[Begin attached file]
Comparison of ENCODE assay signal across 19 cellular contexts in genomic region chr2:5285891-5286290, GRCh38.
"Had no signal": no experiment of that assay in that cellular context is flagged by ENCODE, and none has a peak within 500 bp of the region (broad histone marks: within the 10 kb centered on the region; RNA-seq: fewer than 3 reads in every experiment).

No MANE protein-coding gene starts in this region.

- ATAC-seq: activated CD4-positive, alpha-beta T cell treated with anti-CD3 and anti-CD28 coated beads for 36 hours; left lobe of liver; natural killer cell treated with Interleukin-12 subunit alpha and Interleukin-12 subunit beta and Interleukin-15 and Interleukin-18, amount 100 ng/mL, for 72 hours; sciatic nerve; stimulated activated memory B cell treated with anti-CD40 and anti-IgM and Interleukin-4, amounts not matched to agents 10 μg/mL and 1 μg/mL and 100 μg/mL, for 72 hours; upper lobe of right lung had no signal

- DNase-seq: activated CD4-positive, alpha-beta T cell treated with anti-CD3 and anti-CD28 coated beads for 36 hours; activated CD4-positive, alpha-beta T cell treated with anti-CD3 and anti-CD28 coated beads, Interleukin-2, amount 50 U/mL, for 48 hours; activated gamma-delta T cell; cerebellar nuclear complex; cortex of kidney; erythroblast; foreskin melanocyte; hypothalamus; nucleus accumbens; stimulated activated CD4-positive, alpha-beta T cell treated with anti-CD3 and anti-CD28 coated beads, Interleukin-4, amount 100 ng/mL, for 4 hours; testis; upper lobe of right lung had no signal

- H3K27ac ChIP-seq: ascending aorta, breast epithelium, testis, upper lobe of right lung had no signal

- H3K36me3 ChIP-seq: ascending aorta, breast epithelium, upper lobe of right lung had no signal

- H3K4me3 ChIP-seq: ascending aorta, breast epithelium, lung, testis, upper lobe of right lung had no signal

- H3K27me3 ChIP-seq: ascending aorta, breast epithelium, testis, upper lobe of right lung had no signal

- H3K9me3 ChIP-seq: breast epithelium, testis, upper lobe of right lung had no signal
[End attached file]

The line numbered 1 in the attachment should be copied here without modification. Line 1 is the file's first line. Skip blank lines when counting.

Comparison of ENCODE assay signal across 19 cellular contexts in genomic region chr2:5285891-5286290, GRCh38.